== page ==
Since I mentioned that you can cut fabric with the Spellbinders Grand Calibur, I have had a lot of questions about how to do it so I thought that I’d try out a few different types of materials and report my findings.
When I first found out that the Grand Calibur could cut fabric I was very excited.
So, now that I’ve tried out a few paper projects, I thought that I’d return to fabric and see what this little machine could do.
Today I have had a root through my fabric boxes and chosen a few different types of fabric to see what results I could get and I was very pleased indeed.
For the testing I used a plain circle and a scalloped circle to make sure that I tested the intricate cutting capabilities on fabric. I don’t yet have any really intricate dies so can’t really say how they will work at this time, but as soon as I do, I will post some new tests.
I’m sure that you’ll want to have a go at cutting fabric once you realise just how easy it is however there are a couple of things that I should point out at this stage:
- I found that starting with the cutting plate at the bottom of the sandwhich and building up from there helped me position everything where I needed it to be before adding the final base plate.
- Always have the ridged side of the die facing into your white cutting plate whichever way you build the sandwhich, this will avoid any damage to your cutting plate.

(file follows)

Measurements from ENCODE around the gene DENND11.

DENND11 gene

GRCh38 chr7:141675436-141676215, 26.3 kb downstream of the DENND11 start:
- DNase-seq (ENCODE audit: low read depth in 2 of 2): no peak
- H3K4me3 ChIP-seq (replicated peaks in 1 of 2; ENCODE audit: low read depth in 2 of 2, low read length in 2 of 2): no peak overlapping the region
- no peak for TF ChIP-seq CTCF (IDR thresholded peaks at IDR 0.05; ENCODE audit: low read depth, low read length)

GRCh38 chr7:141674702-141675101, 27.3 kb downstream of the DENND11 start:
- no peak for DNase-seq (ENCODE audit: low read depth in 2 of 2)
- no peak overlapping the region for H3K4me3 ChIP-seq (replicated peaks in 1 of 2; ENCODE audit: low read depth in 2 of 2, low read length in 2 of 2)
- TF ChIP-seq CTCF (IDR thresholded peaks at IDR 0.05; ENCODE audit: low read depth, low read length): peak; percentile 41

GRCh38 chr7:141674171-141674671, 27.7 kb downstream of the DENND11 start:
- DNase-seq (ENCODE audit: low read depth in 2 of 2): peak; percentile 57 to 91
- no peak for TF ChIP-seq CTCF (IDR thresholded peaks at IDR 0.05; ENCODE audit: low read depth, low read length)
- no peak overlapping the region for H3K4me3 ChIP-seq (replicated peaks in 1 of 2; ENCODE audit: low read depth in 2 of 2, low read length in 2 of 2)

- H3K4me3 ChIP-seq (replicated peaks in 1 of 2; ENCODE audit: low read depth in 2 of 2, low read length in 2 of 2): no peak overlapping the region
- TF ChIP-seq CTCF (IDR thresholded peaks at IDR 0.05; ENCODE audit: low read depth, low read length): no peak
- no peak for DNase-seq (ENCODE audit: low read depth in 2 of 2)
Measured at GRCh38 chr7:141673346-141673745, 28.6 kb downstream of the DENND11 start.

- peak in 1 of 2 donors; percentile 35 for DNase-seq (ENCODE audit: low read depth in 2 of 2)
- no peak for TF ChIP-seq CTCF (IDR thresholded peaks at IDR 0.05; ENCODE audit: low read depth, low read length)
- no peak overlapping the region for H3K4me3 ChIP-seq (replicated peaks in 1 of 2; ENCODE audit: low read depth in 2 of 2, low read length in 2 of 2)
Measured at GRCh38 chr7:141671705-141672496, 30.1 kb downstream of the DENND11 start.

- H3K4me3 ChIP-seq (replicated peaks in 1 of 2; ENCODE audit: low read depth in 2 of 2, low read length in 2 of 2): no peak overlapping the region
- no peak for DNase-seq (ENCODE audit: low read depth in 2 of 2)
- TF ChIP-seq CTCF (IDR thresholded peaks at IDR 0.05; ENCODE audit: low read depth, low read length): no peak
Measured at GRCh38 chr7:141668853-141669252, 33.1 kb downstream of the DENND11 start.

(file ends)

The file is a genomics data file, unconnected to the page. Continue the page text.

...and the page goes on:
The first type of material that I chose to try was felt – it’s bright it’s funky and I am hoping to make a batch of Plushies soon so I thought that it would be great to cut the circles for eyes.
On the first run through I tried the basic cutting sandwhich – Cutting Mat / Fabric / Die / Base Plate. This didn’t cut all the way through and left a lot of fibres attached.
The previous sandwhich was obviously too thin to make an impression so I added two sheets of lightweight cardstock (to act as a shim and thicken the sandwhich) on top of the dies.
The new sandwhich is built like this – Cutting Mat / Fabric / Die / Cardstock Shim / Base Plate.
This worked well. It was a clean cut all around the edge as you can see in the image below.
Next I tried an upholstery fabric. I thought that this would be good to try as it’s quite thick and I’ll probably be using some of the basic shapes in the future to make cushion covers and other similar soft furnishings with geometric designs.
The fabric that I chose had the feel of kitchen roller blinds or dining chair seat covers. It is a heavy fibre and it almost felt as if the fibres were individually coated in a wipe-clean kind of surface – but not plasticized like oilcloth. Anyway, I’d best stop blathering and get onto the results.
As before I tried the basic cutting sandwhich of – Cutting Plate / Fabric / Die / Base Plate. This cut almost alll the way through but left one or two fibres visible as shown in the two images below.
To be honest, if I hadn’t been in such a rush I probably would’t have ripped the shape out and could have snipped the little blighters, but I tried a different sandwhich instead.